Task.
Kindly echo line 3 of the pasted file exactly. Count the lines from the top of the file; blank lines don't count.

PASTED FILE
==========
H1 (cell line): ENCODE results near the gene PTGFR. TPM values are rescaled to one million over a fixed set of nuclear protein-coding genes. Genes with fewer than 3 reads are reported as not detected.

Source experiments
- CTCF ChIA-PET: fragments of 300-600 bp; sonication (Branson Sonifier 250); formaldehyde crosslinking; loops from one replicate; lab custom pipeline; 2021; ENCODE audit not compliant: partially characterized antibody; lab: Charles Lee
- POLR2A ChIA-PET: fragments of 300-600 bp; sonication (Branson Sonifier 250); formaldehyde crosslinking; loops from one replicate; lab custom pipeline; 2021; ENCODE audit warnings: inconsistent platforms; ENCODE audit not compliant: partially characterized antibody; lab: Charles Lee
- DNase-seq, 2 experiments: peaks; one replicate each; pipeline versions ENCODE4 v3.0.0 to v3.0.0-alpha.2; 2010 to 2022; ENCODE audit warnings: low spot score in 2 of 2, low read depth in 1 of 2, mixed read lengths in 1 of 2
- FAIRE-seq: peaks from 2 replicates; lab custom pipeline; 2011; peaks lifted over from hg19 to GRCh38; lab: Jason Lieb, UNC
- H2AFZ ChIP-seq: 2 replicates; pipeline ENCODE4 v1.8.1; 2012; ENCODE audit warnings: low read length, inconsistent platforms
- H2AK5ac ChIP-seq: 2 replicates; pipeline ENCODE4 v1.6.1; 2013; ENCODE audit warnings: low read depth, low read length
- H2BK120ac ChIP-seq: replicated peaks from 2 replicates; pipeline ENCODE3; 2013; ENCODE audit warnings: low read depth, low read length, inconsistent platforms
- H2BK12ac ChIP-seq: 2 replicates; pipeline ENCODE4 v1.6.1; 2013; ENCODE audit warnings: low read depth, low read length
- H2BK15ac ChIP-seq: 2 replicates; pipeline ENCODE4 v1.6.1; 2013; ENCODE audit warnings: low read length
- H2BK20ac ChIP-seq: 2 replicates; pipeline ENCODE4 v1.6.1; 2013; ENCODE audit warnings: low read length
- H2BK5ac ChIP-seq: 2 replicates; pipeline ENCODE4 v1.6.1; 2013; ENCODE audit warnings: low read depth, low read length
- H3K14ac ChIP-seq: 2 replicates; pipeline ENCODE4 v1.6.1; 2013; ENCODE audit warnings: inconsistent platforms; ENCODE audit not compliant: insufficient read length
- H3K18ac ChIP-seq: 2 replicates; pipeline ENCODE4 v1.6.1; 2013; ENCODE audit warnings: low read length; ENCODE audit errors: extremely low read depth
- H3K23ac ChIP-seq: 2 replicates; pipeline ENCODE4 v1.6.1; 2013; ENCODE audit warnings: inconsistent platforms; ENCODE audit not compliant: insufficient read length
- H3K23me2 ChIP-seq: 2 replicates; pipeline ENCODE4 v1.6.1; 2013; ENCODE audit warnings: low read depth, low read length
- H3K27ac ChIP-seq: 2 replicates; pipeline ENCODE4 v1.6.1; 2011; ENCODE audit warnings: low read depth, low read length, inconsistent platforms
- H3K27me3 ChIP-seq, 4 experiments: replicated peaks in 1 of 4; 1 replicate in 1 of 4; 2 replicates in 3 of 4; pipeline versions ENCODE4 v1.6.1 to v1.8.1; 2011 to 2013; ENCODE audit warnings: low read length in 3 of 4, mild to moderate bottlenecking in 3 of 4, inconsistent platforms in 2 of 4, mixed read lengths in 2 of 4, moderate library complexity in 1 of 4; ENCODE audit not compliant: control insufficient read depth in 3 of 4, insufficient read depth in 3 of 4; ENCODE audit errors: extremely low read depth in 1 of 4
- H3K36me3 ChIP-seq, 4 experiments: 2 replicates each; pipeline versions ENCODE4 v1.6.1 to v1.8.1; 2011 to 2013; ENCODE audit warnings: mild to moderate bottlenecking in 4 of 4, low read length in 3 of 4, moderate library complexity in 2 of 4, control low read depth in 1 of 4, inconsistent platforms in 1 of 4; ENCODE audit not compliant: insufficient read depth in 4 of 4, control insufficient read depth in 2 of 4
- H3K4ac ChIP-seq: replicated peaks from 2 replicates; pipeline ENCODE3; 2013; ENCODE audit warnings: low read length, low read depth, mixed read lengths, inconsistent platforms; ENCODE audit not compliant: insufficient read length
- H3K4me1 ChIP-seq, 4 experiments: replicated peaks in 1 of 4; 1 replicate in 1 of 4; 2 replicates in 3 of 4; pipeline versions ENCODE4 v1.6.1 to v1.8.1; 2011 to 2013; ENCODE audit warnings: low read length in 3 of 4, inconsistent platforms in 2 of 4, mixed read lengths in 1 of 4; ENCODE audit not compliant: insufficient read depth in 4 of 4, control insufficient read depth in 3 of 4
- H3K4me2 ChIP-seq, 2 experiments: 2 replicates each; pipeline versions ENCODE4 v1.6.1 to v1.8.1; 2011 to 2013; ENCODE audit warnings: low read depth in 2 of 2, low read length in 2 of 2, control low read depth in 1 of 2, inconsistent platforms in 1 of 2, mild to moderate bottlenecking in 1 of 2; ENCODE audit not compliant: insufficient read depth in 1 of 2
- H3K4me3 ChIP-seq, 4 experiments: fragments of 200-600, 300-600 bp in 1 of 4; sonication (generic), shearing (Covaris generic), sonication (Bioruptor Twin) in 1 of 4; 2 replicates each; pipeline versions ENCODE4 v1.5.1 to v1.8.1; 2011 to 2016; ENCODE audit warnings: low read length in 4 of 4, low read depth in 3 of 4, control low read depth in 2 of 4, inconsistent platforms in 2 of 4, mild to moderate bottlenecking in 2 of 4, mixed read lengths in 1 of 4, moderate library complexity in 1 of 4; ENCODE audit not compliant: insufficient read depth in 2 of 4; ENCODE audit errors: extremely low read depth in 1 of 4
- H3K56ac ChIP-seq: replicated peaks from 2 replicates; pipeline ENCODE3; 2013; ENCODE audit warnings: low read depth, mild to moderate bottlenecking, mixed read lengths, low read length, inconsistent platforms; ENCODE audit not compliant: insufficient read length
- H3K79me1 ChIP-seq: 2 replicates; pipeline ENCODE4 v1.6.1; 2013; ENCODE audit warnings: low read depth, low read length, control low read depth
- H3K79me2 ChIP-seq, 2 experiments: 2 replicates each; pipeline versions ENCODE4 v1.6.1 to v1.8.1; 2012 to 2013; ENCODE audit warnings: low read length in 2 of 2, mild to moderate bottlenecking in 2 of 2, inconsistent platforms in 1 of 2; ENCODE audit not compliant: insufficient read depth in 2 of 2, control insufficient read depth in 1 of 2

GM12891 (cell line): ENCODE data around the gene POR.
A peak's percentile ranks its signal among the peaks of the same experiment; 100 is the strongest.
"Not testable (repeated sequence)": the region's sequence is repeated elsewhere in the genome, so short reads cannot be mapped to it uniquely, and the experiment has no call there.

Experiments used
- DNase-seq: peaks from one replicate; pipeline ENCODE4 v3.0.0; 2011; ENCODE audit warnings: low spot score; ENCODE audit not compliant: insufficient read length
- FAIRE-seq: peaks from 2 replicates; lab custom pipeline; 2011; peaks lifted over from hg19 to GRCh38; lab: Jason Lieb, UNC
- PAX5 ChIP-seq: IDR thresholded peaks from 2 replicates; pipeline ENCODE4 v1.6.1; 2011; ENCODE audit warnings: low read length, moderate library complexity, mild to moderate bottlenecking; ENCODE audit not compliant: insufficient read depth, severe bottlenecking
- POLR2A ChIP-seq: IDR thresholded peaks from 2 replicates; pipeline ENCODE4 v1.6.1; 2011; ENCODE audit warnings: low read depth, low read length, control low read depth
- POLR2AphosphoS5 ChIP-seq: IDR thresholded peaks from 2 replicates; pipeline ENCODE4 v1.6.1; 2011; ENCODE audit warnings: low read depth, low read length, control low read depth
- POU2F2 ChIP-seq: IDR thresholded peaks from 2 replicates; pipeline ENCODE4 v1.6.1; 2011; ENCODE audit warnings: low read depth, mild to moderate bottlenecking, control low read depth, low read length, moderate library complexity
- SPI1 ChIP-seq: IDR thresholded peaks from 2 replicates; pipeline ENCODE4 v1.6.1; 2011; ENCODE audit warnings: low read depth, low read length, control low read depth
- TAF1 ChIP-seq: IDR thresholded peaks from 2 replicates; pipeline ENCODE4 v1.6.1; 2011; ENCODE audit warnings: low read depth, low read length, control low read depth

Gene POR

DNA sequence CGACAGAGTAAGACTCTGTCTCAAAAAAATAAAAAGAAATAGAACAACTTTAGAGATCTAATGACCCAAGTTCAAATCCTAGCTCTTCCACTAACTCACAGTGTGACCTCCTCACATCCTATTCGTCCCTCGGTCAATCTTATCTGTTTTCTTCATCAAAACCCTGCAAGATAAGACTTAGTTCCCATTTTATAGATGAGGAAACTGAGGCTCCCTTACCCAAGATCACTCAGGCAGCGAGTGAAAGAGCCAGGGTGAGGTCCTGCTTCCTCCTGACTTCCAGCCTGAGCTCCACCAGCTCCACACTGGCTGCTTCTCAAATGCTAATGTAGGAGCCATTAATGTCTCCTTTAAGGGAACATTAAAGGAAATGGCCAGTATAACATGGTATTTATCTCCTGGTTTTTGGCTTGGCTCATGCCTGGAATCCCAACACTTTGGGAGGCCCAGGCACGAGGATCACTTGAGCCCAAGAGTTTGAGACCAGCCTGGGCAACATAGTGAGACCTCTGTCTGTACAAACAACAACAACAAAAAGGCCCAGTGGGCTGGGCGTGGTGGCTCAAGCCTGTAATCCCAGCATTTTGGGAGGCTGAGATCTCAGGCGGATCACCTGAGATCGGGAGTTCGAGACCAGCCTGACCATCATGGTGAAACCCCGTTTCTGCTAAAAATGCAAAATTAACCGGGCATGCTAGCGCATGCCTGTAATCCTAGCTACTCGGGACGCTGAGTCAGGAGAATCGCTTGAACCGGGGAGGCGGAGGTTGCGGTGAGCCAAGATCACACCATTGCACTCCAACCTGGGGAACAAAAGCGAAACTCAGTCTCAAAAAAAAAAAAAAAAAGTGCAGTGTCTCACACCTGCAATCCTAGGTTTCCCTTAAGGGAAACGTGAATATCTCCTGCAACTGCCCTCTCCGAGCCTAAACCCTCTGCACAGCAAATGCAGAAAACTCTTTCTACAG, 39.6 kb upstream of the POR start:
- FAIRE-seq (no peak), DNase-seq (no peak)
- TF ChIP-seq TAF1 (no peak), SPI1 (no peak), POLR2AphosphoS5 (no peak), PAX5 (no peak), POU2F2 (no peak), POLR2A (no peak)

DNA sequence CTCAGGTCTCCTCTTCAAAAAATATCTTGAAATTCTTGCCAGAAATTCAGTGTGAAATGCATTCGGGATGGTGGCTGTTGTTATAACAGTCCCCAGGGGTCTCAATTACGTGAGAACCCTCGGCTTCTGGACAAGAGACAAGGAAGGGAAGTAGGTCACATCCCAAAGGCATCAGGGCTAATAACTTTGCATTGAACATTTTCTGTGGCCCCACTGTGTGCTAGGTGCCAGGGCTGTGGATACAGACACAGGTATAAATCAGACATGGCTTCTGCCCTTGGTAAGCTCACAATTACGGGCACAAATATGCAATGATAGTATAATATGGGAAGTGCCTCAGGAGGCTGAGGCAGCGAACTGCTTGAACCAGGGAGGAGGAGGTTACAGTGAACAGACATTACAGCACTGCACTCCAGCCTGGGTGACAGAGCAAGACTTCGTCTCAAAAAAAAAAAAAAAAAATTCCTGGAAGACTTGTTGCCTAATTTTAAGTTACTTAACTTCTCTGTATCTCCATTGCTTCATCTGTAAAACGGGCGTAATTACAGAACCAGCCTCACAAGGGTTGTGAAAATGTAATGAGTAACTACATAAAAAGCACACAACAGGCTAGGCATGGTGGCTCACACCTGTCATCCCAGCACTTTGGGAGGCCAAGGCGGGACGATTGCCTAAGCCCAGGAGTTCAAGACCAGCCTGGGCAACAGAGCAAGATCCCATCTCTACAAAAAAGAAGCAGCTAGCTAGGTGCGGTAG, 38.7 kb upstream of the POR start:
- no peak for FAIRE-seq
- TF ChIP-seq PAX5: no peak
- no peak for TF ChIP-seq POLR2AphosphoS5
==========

- CTCF ChIA-PET: fragments of 300-600 bp; sonication (Branson Sonifier 250); formaldehyde crosslinking; loops from one replicate; lab custom pipeline; 2021; ENCODE audit not compliant: partially characterized antibody; lab: Charles Lee